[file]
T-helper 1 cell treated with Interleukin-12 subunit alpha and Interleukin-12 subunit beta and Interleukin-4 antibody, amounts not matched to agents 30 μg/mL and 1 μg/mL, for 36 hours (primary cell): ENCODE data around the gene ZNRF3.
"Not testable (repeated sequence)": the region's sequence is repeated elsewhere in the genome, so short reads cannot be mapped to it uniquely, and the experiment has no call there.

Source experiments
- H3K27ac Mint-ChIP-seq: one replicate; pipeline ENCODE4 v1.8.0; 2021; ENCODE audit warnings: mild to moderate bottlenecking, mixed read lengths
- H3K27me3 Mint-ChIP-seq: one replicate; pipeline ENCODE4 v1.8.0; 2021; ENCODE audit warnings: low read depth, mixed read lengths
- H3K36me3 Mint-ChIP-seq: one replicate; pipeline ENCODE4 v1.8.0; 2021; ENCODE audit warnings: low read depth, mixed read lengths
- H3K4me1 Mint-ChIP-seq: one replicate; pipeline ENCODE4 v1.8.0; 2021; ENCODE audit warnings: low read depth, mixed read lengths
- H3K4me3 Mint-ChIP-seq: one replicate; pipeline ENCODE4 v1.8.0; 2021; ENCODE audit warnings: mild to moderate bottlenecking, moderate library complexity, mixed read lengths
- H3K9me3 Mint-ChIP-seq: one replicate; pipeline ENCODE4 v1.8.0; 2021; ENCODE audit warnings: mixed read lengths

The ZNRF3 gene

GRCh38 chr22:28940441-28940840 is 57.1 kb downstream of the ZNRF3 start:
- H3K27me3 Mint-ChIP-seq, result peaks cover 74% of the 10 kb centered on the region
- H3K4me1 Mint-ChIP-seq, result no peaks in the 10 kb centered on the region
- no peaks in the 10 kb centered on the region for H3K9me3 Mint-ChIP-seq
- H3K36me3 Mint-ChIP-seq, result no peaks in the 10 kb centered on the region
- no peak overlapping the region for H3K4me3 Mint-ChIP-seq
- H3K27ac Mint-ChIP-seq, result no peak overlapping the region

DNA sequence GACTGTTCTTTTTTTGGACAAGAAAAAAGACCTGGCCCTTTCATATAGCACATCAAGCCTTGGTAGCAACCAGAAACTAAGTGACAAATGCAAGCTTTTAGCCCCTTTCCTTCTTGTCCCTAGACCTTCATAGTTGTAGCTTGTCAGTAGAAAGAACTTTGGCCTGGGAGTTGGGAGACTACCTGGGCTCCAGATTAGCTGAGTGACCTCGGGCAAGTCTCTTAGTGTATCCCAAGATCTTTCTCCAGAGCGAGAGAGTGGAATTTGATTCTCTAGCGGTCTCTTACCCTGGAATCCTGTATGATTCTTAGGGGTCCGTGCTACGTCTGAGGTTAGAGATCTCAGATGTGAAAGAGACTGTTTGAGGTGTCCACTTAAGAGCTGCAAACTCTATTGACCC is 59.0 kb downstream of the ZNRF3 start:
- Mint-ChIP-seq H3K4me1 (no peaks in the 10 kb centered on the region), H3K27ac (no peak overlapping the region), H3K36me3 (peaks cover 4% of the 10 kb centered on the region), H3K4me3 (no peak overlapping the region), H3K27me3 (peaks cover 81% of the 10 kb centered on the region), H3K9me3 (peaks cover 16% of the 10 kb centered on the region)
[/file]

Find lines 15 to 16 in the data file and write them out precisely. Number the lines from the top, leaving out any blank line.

- H3K36me3 Mint-ChIP-seq, result no peaks in the 10 kb centered on the region
- no peak overlapping the region for H3K4me3 Mint-ChIP-seq